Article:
Ulnar Shortening—Avoid This Barbaric Procedure
I have a rule when seeing patients. If they describe a past surgical procedure to me and I involuntarily say, “They did what to you?” that procedure is a candidate for my top 10 dumb surgeries list. One of those procedures that has always been right up there is ulnar shortening. Your wrist hurts? It must be because your ulna bone is too long, so let’s just lop a piece out of that—you won’t miss it! Thankfully, the medical research on the complications of this procedure is now catching up to my gut-check response.
The procedure is actually called an ulnar shortening osteotomy. The belief is that the pinky side of the wrist (called the ulnar side) gets arthritis and accumulated damage because people are born with an ulna bone that’s too long. Hence surgeons go in and cut out a piece of the ulna bone to shorten it and hopefully take pressure off that side of the wrist. The tissue on the ulnar side that surgeons are most concerned with is the TFCC, so let’s learn more about that structure.Request a Regenexx Appointment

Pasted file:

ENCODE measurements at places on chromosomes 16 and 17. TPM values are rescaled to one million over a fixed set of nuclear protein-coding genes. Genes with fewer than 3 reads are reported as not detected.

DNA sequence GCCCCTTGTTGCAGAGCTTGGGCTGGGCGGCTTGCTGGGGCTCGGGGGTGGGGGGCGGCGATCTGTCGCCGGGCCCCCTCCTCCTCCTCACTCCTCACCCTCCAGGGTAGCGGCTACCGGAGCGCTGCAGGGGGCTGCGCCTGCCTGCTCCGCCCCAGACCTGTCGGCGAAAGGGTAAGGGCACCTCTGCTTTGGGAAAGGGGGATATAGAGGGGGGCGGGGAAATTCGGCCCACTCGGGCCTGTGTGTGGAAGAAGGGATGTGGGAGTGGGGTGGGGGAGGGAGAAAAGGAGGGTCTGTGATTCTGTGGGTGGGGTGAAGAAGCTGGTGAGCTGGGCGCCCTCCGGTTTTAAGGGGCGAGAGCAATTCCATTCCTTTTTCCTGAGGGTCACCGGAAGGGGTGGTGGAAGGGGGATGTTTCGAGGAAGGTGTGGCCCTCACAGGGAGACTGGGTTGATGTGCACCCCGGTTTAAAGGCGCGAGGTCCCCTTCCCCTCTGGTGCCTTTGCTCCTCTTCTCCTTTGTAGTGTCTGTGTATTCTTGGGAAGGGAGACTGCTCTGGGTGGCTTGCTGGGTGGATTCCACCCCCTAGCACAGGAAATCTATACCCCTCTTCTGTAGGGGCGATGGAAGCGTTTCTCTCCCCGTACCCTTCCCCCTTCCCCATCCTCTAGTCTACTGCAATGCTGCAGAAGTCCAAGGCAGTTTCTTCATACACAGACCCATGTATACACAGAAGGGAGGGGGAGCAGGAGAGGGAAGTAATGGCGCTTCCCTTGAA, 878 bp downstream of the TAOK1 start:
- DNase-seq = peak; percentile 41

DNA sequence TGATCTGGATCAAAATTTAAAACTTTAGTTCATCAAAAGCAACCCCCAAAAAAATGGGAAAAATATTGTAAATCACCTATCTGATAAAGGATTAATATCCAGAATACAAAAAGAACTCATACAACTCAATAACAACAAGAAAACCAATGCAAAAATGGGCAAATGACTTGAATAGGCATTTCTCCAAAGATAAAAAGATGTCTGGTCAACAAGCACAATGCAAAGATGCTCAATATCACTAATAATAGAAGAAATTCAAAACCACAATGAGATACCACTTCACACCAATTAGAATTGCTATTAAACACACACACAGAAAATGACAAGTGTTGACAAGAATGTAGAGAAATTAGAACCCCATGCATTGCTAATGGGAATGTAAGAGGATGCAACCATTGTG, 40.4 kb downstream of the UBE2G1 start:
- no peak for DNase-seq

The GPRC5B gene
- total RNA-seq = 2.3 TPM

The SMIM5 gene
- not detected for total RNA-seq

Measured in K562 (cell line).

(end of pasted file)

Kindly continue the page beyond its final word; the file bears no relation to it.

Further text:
What Is the TFCC?
If there is one part of the body that’s responsible for our modern civilization and everything that separates us from the animal kingdom (other than our brain), it would be the triangular fibrocartilage complex (TFCC). This is a complex of ligaments and a meniscus-like spacer on the ulnar side of the hand that allows you to use your opposable thumbs. Given that thumbs that allow you to grasp and manipulate things require a big brain to run, the TFCC is the reason we learned how to make simple tools and eventually rocket ships.
When patients have TFCC damage, the ulnar side of the wrist hurts, and this gets worse with activity. There can also be swelling in the area. Finally, progressive wrist arthritis ensues, leading to pain and deformity.
For What Diagnosis Is Ulnar Shortening Surgery Performed?
This surgery is used to treat “ulnar impaction syndrome.” This simply means that there’s too much pressure on that side of the wrist due to a long ulna bone. This diagnosis is actually made by measuring angles on the wrist X-ray or MRI. There’s just one little problem with the diagnosis: it’s what I call a “squiggle of the wiggle and angle of the dangle” diagnosis.
Radiologists love to measure lengths and angles, because what else are you going to do sitting in a darkroom all day staring at a computer screen? They’re famous for observational studies that try to tie some angle measured on a picture of a patient with a musculoskeletal disease (like wrist arthritis). The problem is that this type of snapshot-in-time study can’t ever get to causality (e.g., the abnormal angle caused the arthritis). So the angle they’ve measured and the presence of the disease may well have little to do with one another.